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Foundation renovates Boys & Girls Club

Foundation renovates Boys & Girls Club

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SAN FRANCISCO -- Major League Baseball's All-Star Game has its host of traditions that go beyond the Midsummer Classic itself.

The Home Run Derby. The Futures Game. The Celebrity Softball Game.

But the work that the Magical Builders foundation does with the Boys & Girls Club of America annually in the All-Star Game's community is becoming a tradition as well. And if it's not quite as well known to the public at large yet, it is certainly just as important to scores of deserving youngsters.

For each of the past three years, the group, founded by Jon and Christie Frank and their Frank Foundation of Phoenix, Ariz., has spearheaded a complete overhaul of a location, with the help of generous local contractors, a handful of Futures Game participants and as many as dozens of enthusiastic Boys & Girls Club members and parents.

Working in conjunction with Major League Baseball and the Boys & Girls Club of America, the Magical Builders have helped renovate a local "clubhouse" in the host city of the big game.

This year, the lucky recipient among San Francisco's nine clubhouses was the Hunter's Point chapter, located in the southeast section of the city, not far from the Giants' former home at Candlestick Park.

And as part of the renovation, the club will be renamed at this Tuesday's official ribbon cutting, to honor perhaps the greatest San Francisco Giants player of all time when it is rechristened the Willie Mays Boys & Girls Club.

On Saturday, several familiar Bay Area baseball luminaries came out to Hunter's Point to help in the flurry of activity to upgrade the park in time for Tuesday's festivities.

Longtime Giants star third baseman Matt Williams came out with his family and got down and dirty in the construction end of things.

"I'm hammering and my son's drilling," joked Williams, as the two worked on a new redwood fence, which replaced an old chainlink fence that separated the clubhouse from the neighboring apartment complex. "He does all the dirty work."

The work included not just the upgrade of the fence, but tearing down some old and subpar playground equipment, all of which was adjacent to a big ballfield which hosts the "Junior Giants" teams.

"If you look out there, that's a nice diamond," Williams observed. "We need kids to play and they need space, and obviously those spaces are growing smaller and smaller. If we can preserve a place like this for them to come out and play, that's what it's all about."

The clubhouse, which overlooks the Bay, also serves as a weekly food bank stop for the area, and the hope is that the large patch of ground that once held the old jungle gym will be developed into an interactive garden for the kids to grow vegetables and fruit.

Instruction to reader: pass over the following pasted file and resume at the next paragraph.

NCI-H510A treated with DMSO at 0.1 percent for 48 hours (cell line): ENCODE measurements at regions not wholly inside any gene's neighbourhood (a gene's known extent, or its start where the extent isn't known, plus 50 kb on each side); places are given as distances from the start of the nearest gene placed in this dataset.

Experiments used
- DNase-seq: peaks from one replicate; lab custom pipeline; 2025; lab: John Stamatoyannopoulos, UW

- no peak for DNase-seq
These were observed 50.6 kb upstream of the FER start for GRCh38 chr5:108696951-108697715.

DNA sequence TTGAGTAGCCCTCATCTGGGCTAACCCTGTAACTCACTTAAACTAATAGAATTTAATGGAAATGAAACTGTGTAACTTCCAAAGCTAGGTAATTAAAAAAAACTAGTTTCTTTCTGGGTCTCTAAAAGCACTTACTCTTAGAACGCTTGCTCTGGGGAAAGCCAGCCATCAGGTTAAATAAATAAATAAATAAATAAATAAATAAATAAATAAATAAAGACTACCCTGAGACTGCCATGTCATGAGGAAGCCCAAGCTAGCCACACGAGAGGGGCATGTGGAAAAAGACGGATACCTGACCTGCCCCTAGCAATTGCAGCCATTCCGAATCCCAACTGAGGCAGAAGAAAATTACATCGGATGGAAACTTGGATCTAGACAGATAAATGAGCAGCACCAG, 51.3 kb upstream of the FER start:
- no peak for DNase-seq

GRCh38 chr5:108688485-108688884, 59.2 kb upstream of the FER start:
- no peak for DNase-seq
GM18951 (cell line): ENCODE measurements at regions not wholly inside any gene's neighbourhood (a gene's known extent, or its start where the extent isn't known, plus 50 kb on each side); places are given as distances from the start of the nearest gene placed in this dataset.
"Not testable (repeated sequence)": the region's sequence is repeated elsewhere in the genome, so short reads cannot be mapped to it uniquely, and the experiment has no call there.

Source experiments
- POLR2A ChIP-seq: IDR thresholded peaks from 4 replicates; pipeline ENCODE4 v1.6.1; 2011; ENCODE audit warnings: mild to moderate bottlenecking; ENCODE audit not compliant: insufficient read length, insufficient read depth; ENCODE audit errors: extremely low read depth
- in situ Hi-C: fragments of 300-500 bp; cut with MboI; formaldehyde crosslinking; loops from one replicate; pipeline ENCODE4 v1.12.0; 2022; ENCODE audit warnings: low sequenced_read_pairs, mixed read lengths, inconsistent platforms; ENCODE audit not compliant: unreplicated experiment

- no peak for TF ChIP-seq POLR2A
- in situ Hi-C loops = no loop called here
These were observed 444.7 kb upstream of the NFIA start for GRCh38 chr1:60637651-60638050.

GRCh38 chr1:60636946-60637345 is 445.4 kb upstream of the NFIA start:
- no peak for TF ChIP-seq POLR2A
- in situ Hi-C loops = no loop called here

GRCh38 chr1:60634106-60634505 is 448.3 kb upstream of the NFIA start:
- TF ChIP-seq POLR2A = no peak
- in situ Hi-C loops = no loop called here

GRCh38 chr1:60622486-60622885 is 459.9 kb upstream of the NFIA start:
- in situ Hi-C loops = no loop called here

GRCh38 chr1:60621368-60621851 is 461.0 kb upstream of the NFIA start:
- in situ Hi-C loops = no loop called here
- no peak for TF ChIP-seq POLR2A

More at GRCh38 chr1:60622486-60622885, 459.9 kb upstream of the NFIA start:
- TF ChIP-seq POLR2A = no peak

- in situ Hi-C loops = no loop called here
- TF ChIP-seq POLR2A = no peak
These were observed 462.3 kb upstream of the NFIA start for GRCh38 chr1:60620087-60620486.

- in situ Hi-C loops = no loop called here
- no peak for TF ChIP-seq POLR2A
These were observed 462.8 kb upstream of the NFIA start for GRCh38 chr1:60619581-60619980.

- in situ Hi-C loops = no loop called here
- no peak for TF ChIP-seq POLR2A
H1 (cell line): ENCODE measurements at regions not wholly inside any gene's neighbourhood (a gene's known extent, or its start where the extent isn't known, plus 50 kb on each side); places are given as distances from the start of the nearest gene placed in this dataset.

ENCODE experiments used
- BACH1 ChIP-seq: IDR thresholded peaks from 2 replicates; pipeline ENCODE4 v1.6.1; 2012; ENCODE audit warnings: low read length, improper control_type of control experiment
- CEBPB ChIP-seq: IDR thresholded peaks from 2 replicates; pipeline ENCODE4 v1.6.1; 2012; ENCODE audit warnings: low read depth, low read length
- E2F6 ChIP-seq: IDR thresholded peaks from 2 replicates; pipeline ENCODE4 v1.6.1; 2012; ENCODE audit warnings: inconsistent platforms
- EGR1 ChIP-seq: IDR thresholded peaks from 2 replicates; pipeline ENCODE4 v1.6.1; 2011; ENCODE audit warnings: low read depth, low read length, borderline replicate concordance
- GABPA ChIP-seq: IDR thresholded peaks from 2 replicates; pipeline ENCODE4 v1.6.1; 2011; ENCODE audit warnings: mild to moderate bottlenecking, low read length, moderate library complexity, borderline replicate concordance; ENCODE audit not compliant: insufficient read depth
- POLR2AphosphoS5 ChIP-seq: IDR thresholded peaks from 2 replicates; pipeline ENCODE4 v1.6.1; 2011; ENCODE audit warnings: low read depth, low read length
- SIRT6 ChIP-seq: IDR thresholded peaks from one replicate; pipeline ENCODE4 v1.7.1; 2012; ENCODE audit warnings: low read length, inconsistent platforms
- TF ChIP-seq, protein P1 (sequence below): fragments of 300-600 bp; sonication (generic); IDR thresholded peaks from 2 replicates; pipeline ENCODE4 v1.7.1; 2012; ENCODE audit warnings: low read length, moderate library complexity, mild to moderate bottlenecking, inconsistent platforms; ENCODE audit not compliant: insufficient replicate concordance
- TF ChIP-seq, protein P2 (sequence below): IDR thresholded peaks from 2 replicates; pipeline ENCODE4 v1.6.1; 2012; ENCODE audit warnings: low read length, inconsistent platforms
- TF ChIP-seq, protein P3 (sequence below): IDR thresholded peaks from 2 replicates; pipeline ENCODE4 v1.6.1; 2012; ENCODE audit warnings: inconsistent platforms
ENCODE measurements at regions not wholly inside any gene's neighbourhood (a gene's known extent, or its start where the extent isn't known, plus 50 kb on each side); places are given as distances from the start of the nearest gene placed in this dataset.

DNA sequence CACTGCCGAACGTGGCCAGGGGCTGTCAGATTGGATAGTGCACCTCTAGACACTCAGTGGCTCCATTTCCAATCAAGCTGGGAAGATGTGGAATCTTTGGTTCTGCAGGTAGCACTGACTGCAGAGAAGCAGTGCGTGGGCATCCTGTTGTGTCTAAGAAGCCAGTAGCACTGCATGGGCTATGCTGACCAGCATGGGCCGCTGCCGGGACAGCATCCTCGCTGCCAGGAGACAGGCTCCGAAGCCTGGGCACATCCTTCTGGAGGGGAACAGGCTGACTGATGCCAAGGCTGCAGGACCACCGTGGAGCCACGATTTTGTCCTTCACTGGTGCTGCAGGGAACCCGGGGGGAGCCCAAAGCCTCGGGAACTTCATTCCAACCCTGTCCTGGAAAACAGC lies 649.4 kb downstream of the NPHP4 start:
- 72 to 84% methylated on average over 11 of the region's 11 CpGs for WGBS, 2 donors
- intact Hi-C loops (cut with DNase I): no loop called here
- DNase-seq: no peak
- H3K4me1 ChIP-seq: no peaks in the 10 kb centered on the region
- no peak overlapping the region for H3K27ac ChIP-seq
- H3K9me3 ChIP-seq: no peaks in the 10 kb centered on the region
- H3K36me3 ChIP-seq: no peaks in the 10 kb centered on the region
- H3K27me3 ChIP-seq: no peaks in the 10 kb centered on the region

Rob Connolly, president of the San Francisco chapters of the Boys & Girls Club, said that they have been in talks with Alice Waters, owner of Chez Panisse restaurant in nearby Berkeley and the creator of the Edible Schoolyard project, to help develop that garden for the kids.

Meanwhile, the second area that was cleared, a few yards away from the prospective garden, will soon be the site of a new and safer play space for the kids.

While the physical transformation took just a few days thanks to the hard work of many, the planning itself started several months earlier.

The Franks sat down with MLB and the Boys & Girls Club officials to determine which chapter would be the most appropriate for this year's event, and then the details began to get hammered out.

"Then about a month and a half before the event we came to the site and started the meetings to really get an idea of what was in front of us," explained Jon Frank, an attorney in Phoenix. "Then we really, really accelerate."

Working this year with Sierra Point Lumber, which provided all of the wood and supplies for the fence, Frank Grossman landscapers and Alarcon Bohn, which provided all of the demolition work (all for free), the magic was truly made.

The Hunter's Point clubhouse was the perfect match, said Connolly.

"It was home to the Junior Giants and we knew it was going to be renamed for Willie Mays so it was the perfect fit," he said. "They did a spectacular job and brought in great contractors."

Among the young volunteers on the job were not just the kids from the Hunter's Point clubhouse, but also the teen leaders from at least four other local chapters, which made Connolly especially proud to see such cross-sharing within the B&GC community.

And the trio of Futures Game participants who came to lend their hands in the drilling and hammering of the new fence also showed an appreciation for what they were doing.

"It's great to get to spend a little time out of baseball, giving back to the community," said infielder Freddy Sandoval of the Los Angeles Angels of Anaheim, who grew up in Tijuana, Mexico. "And getting to help out kids makes it even better."

That sentiment was echoed by southern California native Collin Balester, a pitcher with the Washington Nationals organization.

"It's definitely a good thing to give back and help out," said the right-hander, who is the top pitching prospect in the Nationals system. "Going out into the community is always good when you get the chance."

The third member of the hard-working contingent was local hero Chuck Lofgren, a southpaw standout in the Cleveland Indians organization who hails from nearby Burlingame, and has been the hometown-boy-makes-good story of this year's Futures Game.

Lisa Winston is an associate reporter for MLB.com. This story was not subject to the approval of Major League Baseball or its clubs.

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Boys and Girls Club of America

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